During the first week, the external walls were completed, the windows fitted, and the trenches for the drainage system dug while work was begun on the internal partition walls and various small jobs of concreting were completed. At the end of the week, the long-awaited crane arrived to fix the roof purlins. At this stage it was decided to fit wooden purlins in the end bays and the necessary carpentry and fixing of these led to the roof not being started until the end of the second week. During this time work continued on the internal walls and the laying of drainpipes was commenced, wooden joists for the ceiling were fixed to the concrete purlins and the external fascia boarding was fitted. Other modifications were decided upon and several lintels were cast in situ over internal doorways and a serving hatch.

The front wall had to be partially pulled down

but the agile Anne-Marie was soon ready to start the rebuilding

One fairly serious problem arose however during the first week owing to the appearance of cracks in the precast front door lintel, fitted before the team’s arrival. The council surveyors refused to sanction it and the architect on behalf of the suppliers agreed that it should be replaced, but advised that the local people would have to be responsible for the work involved. Without any clear guidance within the village it was difficult to know whether the campers ought to undertake work which might be strictly helping the supplier, whose error it was, rather than helping the local villagers which was the purpose of the camp. With the suppliers agreeing to supply all the materials it was, however, agreed eventually that the campers would provide the labour and the front wall was taken down and a fresh lintel cast in situ around a steel girder.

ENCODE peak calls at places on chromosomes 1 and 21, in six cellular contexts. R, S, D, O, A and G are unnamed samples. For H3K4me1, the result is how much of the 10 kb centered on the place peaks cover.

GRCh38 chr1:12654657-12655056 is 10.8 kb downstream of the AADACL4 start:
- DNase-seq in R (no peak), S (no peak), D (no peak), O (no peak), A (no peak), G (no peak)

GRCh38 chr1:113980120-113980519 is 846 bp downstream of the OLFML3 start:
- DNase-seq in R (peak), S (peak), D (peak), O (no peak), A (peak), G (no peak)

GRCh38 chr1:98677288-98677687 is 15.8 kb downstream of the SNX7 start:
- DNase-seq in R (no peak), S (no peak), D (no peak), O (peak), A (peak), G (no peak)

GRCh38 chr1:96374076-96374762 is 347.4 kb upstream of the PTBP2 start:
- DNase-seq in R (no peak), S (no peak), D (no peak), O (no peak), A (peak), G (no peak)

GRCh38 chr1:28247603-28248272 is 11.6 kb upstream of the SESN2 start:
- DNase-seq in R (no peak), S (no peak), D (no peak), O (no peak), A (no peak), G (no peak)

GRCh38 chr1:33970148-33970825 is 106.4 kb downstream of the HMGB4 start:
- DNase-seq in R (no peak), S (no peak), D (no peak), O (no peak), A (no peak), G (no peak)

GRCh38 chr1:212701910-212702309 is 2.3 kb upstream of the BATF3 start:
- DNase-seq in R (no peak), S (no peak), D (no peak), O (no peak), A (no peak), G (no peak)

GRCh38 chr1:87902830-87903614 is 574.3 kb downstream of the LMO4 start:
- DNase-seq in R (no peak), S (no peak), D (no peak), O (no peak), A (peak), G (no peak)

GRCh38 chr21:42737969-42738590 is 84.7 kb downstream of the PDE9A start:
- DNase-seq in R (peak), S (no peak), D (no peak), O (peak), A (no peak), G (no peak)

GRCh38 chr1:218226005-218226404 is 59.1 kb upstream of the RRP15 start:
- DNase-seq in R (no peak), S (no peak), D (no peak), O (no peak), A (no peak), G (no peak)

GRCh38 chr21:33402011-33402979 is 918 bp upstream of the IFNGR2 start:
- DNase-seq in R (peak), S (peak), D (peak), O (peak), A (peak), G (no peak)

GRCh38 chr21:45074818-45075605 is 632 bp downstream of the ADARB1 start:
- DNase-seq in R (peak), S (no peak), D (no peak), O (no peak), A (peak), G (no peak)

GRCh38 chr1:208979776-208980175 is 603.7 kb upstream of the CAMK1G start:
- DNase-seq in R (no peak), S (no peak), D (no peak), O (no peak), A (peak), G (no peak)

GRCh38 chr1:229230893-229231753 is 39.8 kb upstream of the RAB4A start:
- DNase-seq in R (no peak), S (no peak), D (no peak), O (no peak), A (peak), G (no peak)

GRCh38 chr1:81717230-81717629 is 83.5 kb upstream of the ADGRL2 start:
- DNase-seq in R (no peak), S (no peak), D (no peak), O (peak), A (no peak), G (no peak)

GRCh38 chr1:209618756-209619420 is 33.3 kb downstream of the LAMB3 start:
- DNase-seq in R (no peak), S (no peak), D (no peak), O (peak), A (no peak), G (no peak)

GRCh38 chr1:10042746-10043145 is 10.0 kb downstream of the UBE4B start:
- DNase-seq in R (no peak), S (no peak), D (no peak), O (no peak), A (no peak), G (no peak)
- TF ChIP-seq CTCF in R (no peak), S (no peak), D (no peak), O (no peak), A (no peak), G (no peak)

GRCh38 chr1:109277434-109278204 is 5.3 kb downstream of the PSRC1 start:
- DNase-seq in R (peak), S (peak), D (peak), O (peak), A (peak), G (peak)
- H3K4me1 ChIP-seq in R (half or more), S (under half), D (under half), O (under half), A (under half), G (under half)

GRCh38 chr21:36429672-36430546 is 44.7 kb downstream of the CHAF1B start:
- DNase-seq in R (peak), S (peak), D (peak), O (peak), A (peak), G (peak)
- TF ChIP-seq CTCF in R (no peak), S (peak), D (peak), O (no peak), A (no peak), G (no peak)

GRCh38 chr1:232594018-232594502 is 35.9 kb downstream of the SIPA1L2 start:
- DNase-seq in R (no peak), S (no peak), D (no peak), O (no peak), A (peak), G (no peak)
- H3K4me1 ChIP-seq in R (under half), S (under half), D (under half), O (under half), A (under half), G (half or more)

During the third week the front wall was rebuilt and Fred recorded in the log that

Perched up on the top of the main door lintel was Anne-Marie ; she sat there most
of the day (ably assisted by Theo) doing a wonderful job of rebuilding the end gable
which had previously been taken down due to the broken lintel above the main entrance

At the same time, the roof was carried past the half-way stage until hindered by the fixing of wooden purlins in the end bay. Sven from Denmark was particularly involved in fitting the roof and speeded up the work by inventing an ingenious gadget to help fitting the hook bolts. Meanwhile the internal walls were completed and door frames were fitted; while outside the work on drains and manholes continued and pits for the septic tank and soakaway were commenced.

Getting the roof on was a major task in the later stages

In the final week, with a clearer target apparent, ceiling joists and intermediate noggins were fitted in all the smaller rooms and also in the large hall, where, with the cooperation of the Electricity Board, it was also possible to start the ceiling, fitting the fibre-board sheets. The roof was completed and the barge-boarding and guttering commenced, while the concrete rings forming the septic tank and soakaway were sunk. A smoke test showed the necessity for re-cementing most of the pipe joints, but this was attended to and half the trenches re-filled.

When it became apparent that all the work could not be completed, emphasis was placed on the large jobs of roof and septic tank, but several other jobs such as the ceiling and gutters were deliberately started, not only to give the campers a clearer picture of the approaching end, but also as an encouragement to the villagers to continue the work

We worked on several evenings and were able to share the work with some of the local folk who perhaps found it difficult to fit into the group but were gradually persuaded to help. It was especially gratifying to see the help given by many of the youths who had hitherto shown no interest. The many children proved to be good friends and were always eager to tackle the small tasks entrusted to them.

Work on the drains required the help of as many as possible

The camp log records quite a lot of rain and inclement weather, but this does not seem to have caused any serious delays, although the delay in getting the roof on made it difficult to find under-cover work at first.

Fellowship among the campers

In the preliminary information it was pointed out that The Society of Friends (Quakers) is a religious body and sees the camps as a contribution to international understanding and peace. … To many the camp will be a practical expression of their religious beliefs and a time when they can explore them further, … Usually there is a morning quiet time when members of the group can meet together away from the bustle of the work and think over the deeper side of the camp life,